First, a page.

International Meeting for Autism Research: EEG Coherence of Adolescents with High Functioning Autism During Social Perception

EEG Coherence of Adolescents with High Functioning Autism During Social Perception

Friday, May 21, 2010
Franklin Hall B Level 4 (Philadelphia Marriott Downtown)
11:00 AM
M. Jaime , Psychology, University of Miami, Coral Gables, FL
H. A. Henderson , Psychology, University of Miami, Coral Gables, FL
C. Hileman , Psychology, University of Miami, Coral Gables, FL
L. C. Newell , Psychology, Indiana University of Pennsylvania, Indiana, PA
P. C. Mundy , MIND Institute, UC Davis, Davis, CA
Background: Previous studies have reported reduced cortical connectivity during a resting state in individuals with autism. However, little is known about the nature of cortical connectivity during the processing of social information in autism.
Objectives: (1)   To compare differences in EEG coherence during a social perception task between adolescents with high functioning autism (HFA) and typical development (TD). (2)   To examine relations between individual differences in EEG coherence and performance on a social cognition task. 
Methods: Thirty-seven adolescents (11-19 years old) participated in this study (HFA =19, TD =18).  Participants watched 12 videos of a male looking towards a dot appearing at one of the four corners of the screen. During congruent videos, the male’s direction of gaze matched the area in which the dot appeared. For the incongruent videos, the male’s direction of gaze did not match the location of the dot. EEG was continuously recorded during video presentations and during a baseline (BL) condition in which participants sat still with their eyes open but no video stimulus was presented. Due to no differences in EEG coherence between congruent and incongruent videos, an average was calculated to obtain a single social perception (SP) coherence measure. Coherence was calculated, bilaterally, between pairs of sensor sites located over a short distance frontal area, a short distance temporal-parietal area, a short distance temporal-central area, and a long distance frontal-posterior area. Coherence was calculated for the alpha, beta, delta, and theta frequency bands. Participants were administered the Reading the Mind in the Eyes task.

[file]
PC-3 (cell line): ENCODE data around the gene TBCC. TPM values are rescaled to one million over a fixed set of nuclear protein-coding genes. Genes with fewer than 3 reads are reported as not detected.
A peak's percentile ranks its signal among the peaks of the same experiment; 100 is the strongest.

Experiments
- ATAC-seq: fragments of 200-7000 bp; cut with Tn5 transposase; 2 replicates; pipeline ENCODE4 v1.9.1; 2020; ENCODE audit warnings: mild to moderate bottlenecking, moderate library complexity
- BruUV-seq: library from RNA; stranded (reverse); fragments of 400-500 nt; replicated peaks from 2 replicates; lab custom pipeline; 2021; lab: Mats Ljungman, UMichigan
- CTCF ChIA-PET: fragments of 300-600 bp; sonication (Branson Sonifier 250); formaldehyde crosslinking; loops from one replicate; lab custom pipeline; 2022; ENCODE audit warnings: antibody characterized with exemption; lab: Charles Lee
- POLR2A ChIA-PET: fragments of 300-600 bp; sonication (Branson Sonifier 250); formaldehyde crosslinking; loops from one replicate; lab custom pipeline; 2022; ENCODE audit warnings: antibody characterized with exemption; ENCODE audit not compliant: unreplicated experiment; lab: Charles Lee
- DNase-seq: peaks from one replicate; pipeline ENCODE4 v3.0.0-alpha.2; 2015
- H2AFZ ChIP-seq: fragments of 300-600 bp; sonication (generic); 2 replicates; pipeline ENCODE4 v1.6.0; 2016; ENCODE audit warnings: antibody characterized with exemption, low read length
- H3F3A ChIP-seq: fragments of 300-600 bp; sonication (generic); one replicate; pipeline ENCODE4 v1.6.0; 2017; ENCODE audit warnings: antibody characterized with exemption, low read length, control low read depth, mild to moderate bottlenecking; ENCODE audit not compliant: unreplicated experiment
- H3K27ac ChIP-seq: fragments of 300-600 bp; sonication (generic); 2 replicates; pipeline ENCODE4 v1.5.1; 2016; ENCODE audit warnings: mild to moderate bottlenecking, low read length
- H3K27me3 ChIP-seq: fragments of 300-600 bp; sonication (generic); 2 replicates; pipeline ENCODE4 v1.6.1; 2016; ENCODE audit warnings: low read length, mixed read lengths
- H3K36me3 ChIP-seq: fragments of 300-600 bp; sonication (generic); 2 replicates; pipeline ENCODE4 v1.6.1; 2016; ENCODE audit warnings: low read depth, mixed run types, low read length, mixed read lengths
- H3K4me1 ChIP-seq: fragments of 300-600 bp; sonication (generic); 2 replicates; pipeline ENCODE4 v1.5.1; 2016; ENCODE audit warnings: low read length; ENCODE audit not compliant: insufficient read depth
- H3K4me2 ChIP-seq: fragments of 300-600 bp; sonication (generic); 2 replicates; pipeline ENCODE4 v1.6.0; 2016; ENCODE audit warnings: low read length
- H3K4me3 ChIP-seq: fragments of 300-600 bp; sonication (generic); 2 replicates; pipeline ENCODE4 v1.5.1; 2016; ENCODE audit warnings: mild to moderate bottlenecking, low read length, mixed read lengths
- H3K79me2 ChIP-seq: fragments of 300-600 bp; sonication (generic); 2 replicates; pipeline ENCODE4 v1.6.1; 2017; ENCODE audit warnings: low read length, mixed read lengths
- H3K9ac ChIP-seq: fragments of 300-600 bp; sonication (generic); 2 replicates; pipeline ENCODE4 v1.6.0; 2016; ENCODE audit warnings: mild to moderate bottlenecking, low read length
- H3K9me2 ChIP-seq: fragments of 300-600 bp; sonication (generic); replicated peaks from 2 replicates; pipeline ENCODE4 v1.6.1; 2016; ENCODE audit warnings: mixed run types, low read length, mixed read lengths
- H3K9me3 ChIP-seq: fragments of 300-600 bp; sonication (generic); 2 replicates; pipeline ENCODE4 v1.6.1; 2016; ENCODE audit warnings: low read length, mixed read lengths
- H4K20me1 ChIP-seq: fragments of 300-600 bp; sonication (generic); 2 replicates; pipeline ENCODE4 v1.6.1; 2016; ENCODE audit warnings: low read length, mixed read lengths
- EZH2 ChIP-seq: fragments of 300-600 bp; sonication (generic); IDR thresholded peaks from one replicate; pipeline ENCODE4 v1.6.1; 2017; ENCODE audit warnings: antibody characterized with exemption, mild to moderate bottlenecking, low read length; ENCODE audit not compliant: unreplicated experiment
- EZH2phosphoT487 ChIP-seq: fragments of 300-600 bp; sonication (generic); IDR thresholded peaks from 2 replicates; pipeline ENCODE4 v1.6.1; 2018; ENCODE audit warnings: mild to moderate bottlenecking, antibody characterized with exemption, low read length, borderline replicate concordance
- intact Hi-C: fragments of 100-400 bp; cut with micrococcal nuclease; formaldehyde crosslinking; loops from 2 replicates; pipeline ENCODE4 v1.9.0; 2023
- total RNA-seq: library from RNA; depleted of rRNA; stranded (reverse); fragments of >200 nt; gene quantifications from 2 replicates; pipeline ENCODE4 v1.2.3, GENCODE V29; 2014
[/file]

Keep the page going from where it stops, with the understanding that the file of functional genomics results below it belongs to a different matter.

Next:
Results: Overall, attenuated coherence among HFA participants was observed only in the alpha frequency band. This result was qualified by interactions with condition and hemisphere.  Specifically, the HFA group showed reduced left coherence during BL and reduced right coherence during the SP condition F(1, 35) = 6.95, p < 0.05.  Both groups showed reduced bilateral EEG (alpha) coherence during the SP condition in the temporal-central area, F(3,33) = 5.55, p < 0.05.  A planned diagnostic group comparison showed HFA participants with reduced EEG (alpha) coherence in the following areas: BL left temporal-parietal (p < 0.05) and BL temporal-central (p < 0.01). In addition, greater right frontal (r = .58, p < 0.05) and temporal-central (r = .59, p < 0.05) EEG coherence in the alpha frequency band in the SP condition was associated with better performance in the Eyes task for the TD group but not for the HFA group. No associations were observed in the other frequency bands. Conclusions: Results indicate that adolescents with HFA show reduced cortical connectivity over areas associated with social information processing during a resting state. However, connectivity does not differ significantly from TD adolescents during social perceptual processing suggesting that the neural basis of social information processing deficits in autism may be one of greater effort exerted by the cortex when transitioning from a resting state to social perceptual processing.  These results also support the validity of using EEG coherence to study inter/intra-group differences on cortical connectivity and social information processing in autism.
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